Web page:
With less than two weeks left in the Texas Legislature, only one measure from either chamber related to February’s winter blackouts have made it to the Governor’s desk. Meanwhile, the fate of a slew of other bills meant to address problems that came up during the winter storm remain uncertain. Mose Buchele covers energy and the environment at our home station, KUT Austin, and joins us with an overview of the legislature’s winter blackout response.
From bail reform to air-conditioning sweltering Texas prisons, the Lege has worked to get a series of criminal justice measures over the finish line. But fights over funding and disagreements between the chambers have left some key criminal justice bills in the crosshairs. Jolie McCullough covers criminal justice issues and policy for The Texas Tribune and joins us today.
After nearly 15 months in India, Dhaval Babu and his family are back in San Antonio. Like many H-1B visa holders – a designation reserved for workers with specific skills – he was stuck overseas because of a travel ban imposed during the pandemic. But as KERA’s Stella Chávez reports, the family’s return has been bittersweet.
There was a time when world markets rose or fell with the tweets of our former president. Now, the crypto currency markets also appear to be at the mercy of one man – plunging by as much as 31% in one day, this week alone. Omar Gallaga joins with a look at the roller coaster that the cryptocurrency market is riding at the hands of Elon Musk.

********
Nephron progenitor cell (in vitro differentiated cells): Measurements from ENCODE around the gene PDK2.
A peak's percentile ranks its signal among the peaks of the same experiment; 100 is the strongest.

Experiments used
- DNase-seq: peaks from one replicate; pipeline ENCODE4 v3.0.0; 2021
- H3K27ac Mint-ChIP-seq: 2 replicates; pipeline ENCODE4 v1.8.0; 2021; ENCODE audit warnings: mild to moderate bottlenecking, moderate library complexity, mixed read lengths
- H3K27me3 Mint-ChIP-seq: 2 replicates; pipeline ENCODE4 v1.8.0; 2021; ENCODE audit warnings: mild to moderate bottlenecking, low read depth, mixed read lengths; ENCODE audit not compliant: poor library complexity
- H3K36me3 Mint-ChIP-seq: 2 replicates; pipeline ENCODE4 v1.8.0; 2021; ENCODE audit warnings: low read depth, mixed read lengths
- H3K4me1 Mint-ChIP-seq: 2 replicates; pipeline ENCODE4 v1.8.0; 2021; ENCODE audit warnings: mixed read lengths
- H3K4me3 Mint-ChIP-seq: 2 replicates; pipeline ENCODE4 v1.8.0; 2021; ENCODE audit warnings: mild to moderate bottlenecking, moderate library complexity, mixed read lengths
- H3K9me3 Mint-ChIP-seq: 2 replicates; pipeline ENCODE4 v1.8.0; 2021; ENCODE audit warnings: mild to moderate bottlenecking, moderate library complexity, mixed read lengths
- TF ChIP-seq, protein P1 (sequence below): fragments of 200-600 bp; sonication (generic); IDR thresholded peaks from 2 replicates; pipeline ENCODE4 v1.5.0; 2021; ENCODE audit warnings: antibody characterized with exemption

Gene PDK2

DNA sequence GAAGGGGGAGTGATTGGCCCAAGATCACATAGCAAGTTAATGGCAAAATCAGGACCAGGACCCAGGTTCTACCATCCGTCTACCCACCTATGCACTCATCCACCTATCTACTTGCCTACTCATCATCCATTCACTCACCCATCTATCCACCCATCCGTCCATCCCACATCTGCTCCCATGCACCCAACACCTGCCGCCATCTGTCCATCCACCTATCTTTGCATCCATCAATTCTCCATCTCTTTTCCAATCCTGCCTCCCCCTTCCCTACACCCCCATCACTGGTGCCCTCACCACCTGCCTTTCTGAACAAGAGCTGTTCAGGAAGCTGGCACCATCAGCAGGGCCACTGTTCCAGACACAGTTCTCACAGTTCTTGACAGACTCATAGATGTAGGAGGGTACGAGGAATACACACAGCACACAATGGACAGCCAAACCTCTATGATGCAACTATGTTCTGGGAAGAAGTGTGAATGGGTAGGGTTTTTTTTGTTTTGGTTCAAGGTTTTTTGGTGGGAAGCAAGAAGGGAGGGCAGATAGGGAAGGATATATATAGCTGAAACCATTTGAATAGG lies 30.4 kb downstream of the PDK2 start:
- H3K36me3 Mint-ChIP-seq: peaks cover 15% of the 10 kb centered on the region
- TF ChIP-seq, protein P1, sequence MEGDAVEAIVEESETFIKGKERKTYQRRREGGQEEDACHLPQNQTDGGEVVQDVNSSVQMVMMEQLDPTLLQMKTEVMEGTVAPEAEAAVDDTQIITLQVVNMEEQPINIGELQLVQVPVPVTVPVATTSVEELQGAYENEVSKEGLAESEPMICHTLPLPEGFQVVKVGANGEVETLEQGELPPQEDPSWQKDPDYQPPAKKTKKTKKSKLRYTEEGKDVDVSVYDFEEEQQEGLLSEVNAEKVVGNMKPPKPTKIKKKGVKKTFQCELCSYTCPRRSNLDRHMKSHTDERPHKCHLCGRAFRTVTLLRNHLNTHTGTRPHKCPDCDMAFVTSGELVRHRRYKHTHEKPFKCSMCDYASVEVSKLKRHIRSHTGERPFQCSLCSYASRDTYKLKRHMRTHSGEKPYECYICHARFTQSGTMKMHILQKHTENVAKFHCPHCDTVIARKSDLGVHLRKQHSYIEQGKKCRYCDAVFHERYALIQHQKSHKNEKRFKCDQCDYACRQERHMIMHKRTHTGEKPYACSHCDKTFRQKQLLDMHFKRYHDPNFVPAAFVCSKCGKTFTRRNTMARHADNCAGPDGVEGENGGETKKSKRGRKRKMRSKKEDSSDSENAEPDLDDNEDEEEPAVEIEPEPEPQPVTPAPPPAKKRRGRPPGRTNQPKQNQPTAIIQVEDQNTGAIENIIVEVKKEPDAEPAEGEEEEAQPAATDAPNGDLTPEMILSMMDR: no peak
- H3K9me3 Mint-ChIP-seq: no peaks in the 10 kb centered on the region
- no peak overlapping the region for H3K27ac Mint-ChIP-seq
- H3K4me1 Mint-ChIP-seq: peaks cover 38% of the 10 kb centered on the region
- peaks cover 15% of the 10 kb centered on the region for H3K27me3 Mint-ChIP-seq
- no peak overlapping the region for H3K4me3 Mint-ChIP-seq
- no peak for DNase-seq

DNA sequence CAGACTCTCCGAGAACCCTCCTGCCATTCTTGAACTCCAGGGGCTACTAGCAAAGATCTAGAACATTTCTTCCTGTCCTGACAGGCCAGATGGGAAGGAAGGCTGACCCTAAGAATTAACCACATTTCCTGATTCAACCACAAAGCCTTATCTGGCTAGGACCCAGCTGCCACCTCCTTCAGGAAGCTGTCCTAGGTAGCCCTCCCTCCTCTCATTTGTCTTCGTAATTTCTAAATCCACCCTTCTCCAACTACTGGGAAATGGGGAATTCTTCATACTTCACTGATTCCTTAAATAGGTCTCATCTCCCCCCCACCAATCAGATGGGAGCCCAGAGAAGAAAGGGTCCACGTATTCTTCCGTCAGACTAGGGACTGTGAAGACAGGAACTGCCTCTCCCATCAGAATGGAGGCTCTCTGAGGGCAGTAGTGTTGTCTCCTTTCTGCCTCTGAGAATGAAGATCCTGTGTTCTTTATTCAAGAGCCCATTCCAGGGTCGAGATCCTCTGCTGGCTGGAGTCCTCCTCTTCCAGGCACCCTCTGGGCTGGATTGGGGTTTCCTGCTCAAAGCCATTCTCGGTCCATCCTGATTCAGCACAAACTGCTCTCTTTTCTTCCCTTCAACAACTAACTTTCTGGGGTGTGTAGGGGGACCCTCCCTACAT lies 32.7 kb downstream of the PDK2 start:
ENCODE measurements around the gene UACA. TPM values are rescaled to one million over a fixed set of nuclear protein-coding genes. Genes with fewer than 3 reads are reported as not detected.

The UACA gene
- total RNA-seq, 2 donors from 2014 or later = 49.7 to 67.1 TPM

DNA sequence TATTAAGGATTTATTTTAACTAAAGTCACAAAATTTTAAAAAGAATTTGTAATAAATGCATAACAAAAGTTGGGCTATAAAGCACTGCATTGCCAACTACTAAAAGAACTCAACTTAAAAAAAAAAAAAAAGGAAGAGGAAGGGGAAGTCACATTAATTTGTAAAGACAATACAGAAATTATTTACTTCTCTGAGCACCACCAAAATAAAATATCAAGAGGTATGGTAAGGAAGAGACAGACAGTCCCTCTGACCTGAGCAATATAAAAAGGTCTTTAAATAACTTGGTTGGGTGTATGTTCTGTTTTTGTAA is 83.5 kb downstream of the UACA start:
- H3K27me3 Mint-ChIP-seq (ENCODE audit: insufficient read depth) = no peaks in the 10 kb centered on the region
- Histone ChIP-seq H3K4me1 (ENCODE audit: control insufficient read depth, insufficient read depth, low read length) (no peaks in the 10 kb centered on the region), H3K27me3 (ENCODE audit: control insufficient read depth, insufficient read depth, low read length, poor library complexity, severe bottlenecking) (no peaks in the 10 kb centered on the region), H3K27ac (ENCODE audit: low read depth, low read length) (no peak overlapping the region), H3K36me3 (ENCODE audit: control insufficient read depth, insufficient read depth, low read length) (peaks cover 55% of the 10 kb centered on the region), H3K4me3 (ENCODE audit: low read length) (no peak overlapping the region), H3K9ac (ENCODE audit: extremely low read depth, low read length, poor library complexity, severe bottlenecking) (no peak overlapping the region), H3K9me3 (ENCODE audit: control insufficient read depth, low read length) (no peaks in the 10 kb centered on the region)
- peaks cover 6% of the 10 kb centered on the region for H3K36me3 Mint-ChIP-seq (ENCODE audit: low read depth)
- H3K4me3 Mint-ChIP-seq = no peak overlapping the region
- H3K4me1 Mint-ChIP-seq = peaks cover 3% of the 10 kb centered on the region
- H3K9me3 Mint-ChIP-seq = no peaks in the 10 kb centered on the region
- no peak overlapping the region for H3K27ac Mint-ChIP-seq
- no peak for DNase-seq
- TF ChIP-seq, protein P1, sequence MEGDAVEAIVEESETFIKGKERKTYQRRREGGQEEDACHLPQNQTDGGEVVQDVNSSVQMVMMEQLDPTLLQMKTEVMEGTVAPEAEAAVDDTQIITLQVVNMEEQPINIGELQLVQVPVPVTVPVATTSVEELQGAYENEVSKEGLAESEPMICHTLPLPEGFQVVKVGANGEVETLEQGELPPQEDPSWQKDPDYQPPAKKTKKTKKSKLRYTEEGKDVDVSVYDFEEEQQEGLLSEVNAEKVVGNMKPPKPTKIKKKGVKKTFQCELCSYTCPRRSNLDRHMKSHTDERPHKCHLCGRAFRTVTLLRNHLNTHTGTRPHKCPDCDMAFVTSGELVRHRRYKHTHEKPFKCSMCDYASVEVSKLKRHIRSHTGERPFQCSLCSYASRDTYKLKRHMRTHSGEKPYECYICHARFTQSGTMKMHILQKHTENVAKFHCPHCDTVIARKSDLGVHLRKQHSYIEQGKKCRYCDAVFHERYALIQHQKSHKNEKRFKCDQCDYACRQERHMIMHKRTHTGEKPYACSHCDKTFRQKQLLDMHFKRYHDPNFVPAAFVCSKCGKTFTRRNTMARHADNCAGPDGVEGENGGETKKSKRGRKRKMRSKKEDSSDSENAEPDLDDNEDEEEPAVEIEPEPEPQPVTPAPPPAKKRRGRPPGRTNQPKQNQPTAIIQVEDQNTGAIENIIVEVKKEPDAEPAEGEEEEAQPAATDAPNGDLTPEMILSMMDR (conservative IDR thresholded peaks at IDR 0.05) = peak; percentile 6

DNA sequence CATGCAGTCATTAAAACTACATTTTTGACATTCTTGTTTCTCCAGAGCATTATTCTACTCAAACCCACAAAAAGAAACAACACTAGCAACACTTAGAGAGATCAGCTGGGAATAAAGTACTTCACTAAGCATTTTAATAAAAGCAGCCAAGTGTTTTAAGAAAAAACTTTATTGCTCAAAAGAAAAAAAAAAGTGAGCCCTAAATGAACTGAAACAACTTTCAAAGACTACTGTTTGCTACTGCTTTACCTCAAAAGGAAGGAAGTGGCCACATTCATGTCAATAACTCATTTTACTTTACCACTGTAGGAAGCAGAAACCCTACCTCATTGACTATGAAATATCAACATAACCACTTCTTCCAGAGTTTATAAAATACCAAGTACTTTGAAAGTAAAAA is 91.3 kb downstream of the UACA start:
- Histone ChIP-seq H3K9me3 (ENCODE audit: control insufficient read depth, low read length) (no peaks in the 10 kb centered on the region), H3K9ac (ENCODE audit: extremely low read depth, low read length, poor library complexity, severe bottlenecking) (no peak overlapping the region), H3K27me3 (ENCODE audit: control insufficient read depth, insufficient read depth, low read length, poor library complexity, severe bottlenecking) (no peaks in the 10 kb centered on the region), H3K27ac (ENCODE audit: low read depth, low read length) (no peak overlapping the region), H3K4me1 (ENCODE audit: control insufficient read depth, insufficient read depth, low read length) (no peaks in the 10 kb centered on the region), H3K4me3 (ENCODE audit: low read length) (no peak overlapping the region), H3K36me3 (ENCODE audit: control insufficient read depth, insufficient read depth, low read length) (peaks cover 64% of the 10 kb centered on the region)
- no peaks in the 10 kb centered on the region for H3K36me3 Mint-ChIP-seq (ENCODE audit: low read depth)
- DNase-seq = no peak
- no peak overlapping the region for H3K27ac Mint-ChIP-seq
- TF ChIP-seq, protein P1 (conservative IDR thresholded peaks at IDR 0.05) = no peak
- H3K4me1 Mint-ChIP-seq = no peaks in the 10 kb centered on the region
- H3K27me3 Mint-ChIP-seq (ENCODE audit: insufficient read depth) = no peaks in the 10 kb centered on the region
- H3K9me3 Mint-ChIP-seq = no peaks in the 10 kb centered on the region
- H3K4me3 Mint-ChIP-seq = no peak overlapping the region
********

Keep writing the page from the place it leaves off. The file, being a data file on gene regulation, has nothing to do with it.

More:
Once every two years the Aspen Institute, a non-partisan think tank, hands out a prize to the country’s top community college. Judges look at criteria such as what a college’s students do after graduation, culture and instructional practice, and outcomes for students of color. This year, for the first time, the award has gone to a school in Texas: San Antonio College. Joining us now to tell us more is the school’s president, Robert Vela.
Thirteen-year-old Lucy Farrow was one of the first young Texans to receive the COVID-19 vaccine. She tells the Texas Standard about her role in the vaccine study trials – something she was excited to volunteer for.
Texas is home to more military bases than any other state besides California. Some Air Force members say they’re being discriminated against because it’s hard for them to shave. Many have a skin condition that’s especially common among Black men – and they say it’s being used against them when it comes to promotions and awards. Texas Public Radio’s Carson Frame reports for the American Homefront Project.
It’s called The 1836 Project: a campaign to promote patriotic education and increase awareness of Texas values (and a rebuke to The 1619 Project and its focus on slavery in America’s founding). Legislation promoting The 1836 Project already passed through the Texas House, but some historians have concerns about the idea. Raúl Ramos, associate professor of history at the University of Houston, shares his thoughts with us today.
All this plus the Texas News Roundup, and social media host Wells Dunbar with the Talk of Texas.